Oaxaca Teachers' Strike Sparks Democracy Movement
Gerardo Rénique is co-author (with Deborah Poole) of Peru: Time of Fear. This article originally appeared at news.nacla.org.
Thousands of teachers and citizens marched silently through the streets of the city of Oaxaca, Mexico on August 13, mourning the recent death of a protester during a peaceful demonstration and demanding the release of six people who were recently detained or disappeared by state authorities. Schoolteacher Elia Silva, wife of disappeared teacher and former union leader Erangelio Mendoza, told the crowd that the illegal detention of her husband and others “will not intimidate the struggle.”
What began as a teachers’ strike for better wages and more resources for students has sparked a broad movement to oust Oaxaca’s corrupt and autocratic state government. The strike started on May 22, seeking improvements in teachers’ salaries and working conditions as well as broader educational reforms. The teachers’ union demands included free lunches, books, and uniforms for Oaxaca’s mostly poor and rural student body to improve learning conditions in the hopes of offsetting the creeping privatization of public education.
A teachers’ encampment in this colonial city’s historic downtown swelled to fill many square blocks as support for the strikers grew. On June 14, a violent attack by state police failed to evict the encampment, but sent dozens of teachers to the hospital. The government attack backfired. Public anger has turned the teacher’s strike into an unprecedented democratic insurgency demanding the resignation of Governor Ulises Ruiz.
Ruiz was declared winner of the July 2004 state election by a federal tribunal, after a hotly contested vote marked by charges of fraud. He was candidate of the Institutional Revolutionary Party (PRI), which ruled Mexico for decades as a virtual one-party state. From the outset, the corruption and authoritarianism of his administration have been remarkable — even by PRI standards.
During Ruiz’s brief tenure, Oaxaca has suffered 36 political assassinations and dozens of arbitrary detentions and disappearances. During the current conflict, three indigenous leaders and a child were ambushed and killed by paramilitary forces, at least six activists are still unaccounted for, and government forces have carried out shootings against the newspaper Noticias and Radio Universidad. Since local police recently declared their refusal to participate in repressing demonstrators, the governor has increasingly relied on shooters linked to the PRI’s political machinery and special semi-militarized police teams.
The Bust of the Economy, The Boom of a Movement
Besides having the largest indigenous population in Mexico, the state of Oaxaca is also one of the poorest: home to 356 of Mexico’s 400 most impoverished municipalities. Oaxaca also has the highest school dropout rates in the nation. This situation has been exacerbated during the last decade as a result of the North American Free Trade Agreement (NAFTA) and the related privatization of public services, lands, and natural resources.
Unrestricted entry of foreign goods into Mexico’s internal market — including corn and beans, the main staples of the Oaxacan diet — has led to a collapse of local agriculture, pushing thousands across the border into low-paying jobs in the US economy. The remittances sent home by Oaxacan migrants now constitute the state’s second-largest source of income after tourism.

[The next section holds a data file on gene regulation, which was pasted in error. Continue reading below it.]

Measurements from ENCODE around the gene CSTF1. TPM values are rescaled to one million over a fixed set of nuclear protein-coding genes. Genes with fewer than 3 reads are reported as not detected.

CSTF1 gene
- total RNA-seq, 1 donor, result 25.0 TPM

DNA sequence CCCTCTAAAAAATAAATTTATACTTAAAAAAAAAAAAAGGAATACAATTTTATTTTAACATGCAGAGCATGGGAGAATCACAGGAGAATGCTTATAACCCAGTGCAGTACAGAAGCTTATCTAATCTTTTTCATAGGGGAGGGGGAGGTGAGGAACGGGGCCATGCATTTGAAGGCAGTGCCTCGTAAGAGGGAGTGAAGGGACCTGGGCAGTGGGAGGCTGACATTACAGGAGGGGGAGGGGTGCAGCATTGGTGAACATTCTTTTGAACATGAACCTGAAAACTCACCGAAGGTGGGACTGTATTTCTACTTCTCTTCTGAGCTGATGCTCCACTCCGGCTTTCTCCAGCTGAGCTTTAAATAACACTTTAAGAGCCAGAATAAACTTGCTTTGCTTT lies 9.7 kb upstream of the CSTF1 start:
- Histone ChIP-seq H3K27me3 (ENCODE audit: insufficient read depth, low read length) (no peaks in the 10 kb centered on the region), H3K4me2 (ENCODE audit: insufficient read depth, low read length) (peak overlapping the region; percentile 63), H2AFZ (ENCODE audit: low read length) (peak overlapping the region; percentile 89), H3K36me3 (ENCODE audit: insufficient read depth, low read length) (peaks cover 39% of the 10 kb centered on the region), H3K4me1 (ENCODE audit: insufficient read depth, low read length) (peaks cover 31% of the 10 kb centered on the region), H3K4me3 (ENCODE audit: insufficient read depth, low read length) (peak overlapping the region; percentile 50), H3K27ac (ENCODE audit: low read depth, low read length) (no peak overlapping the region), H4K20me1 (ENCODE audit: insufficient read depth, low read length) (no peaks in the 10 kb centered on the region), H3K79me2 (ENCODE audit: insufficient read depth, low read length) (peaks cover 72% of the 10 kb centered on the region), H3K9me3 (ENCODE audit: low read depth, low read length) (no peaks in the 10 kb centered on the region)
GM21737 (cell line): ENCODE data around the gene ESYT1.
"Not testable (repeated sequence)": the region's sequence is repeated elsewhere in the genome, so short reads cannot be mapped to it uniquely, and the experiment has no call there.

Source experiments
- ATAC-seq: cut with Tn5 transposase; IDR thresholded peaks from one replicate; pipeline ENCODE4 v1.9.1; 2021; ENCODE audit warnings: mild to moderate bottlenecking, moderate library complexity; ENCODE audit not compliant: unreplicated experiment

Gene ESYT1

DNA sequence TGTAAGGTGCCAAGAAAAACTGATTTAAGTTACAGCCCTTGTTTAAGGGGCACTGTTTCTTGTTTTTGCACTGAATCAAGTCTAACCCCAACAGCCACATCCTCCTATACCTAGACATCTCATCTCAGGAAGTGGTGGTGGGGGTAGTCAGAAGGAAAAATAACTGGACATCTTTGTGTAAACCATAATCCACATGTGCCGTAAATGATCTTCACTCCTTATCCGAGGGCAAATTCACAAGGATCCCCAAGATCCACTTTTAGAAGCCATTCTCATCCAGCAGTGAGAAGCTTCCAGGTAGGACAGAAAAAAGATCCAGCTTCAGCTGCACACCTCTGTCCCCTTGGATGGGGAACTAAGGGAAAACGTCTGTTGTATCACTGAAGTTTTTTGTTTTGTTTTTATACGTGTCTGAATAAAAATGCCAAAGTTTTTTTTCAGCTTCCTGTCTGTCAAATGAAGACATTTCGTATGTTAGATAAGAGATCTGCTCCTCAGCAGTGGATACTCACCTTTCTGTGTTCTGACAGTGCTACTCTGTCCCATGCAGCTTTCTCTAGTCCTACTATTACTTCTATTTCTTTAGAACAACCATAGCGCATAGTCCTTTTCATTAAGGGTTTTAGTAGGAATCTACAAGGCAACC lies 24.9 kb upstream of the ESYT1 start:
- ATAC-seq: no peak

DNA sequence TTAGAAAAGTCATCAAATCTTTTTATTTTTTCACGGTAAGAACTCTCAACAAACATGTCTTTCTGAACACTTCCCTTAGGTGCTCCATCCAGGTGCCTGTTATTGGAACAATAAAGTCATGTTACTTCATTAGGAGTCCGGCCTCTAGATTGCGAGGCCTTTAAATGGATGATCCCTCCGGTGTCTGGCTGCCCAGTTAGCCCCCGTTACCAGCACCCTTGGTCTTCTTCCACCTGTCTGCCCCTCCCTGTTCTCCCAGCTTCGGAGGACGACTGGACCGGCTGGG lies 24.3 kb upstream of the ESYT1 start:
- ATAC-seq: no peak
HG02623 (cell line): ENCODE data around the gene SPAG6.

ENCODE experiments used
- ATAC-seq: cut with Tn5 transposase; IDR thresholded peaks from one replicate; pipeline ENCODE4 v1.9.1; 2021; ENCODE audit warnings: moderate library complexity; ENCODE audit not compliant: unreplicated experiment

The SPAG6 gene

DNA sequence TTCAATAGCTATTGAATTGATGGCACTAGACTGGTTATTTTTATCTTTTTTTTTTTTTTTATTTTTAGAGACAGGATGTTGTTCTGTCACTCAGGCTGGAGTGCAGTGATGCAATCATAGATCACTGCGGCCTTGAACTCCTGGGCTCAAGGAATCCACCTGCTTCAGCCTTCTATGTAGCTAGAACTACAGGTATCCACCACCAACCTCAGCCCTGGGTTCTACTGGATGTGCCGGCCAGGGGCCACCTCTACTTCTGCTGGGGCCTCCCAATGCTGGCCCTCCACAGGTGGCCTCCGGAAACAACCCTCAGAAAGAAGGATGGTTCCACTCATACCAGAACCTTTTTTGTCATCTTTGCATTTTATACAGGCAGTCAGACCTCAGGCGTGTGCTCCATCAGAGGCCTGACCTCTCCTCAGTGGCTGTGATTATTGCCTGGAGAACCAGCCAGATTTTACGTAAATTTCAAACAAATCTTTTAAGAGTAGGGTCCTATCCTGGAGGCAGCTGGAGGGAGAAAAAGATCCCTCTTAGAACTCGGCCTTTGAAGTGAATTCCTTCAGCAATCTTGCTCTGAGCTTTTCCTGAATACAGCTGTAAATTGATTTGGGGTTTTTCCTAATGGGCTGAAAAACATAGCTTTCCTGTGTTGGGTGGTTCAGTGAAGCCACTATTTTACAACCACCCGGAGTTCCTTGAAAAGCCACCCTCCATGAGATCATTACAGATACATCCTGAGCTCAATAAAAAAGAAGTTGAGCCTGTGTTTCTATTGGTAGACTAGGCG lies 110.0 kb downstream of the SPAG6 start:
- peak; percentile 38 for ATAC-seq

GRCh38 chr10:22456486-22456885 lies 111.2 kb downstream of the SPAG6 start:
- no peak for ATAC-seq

Oaxaca’s wealth of natural resources and its potential for tourism attracted the interest of transnational corporations. With most of the beaches, minerals, water, and forest within the boundaries of indigenous communal lands, investors established partnerships with local PRI political bosses, who have dominated state politics for the last seven decades. Through legal chicanery and outright violence, the last two PRI state administrations arbitrarily imposed local authorities, established paramilitary forces, and jailed opponents to gain access to communal lands and resources.
Amid this dire economic situation, teaching has historically been the most readily available —if not the only — source of social mobility for peasant and working class youth. Teachers have also played a key social and political role as mediators between the state and society. This was particularly the case in rural areas where during the early years of the Mexican Revolution they acted as organizers for agrarian reform, literacy campaigns, and nationalist mobilizations. Later, as Mexico’s progressive state turned increasingly authoritarian under the PRI, teachers were often at the forefront of democratic opposition.
Teachers in the states of Oaxaca, Chiapas, Michoacán, Guerrero, and Mexico City have challenged the leadership of the PRI-controlled National Education Workers’ Union (SNTE). Oaxaca’s local Section 22 was among the founders of the National Coordinator of Education Workers (CNTE), a caucus that has fought to end corruption, undemocratic practices, and political patronage within the broader national union since 1979.
As the largest union in Mexico, the SNTE has provided its leaders with significant leverage within the PRI as well as a ready source of cash. With both personal fortunes and their political careers at stake, the SNTE leadership has put up fierce resistance against the reform movement within the union.
From Mass Repression to Mass Resistance
For many Oaxacans, the early morning June 14 attack against the teachers’ strike was just the last straw. Residents of downtown Oaxaca were already angry about poorly executed projects of urban renewal carried out by a construction company owned by Governor Ruiz’s brother, compromising some of the city’s beloved parks and public spaces. Indiscriminate use of tear gas shot from a helicopter made anyone who lived downtown feel like they were under siege. Neighborhood residents offered shelter, water and assistance to the teachers when the police attacked.
Police went on to destroy the equipment of Radio Plantón — a radio station the teachers had operated from the encampment. Students responded by taking over a local university radio station. By noon, with the support of students, union members, and neighbors, the teachers retook the 50 square blocks of their encampment in the downtown area.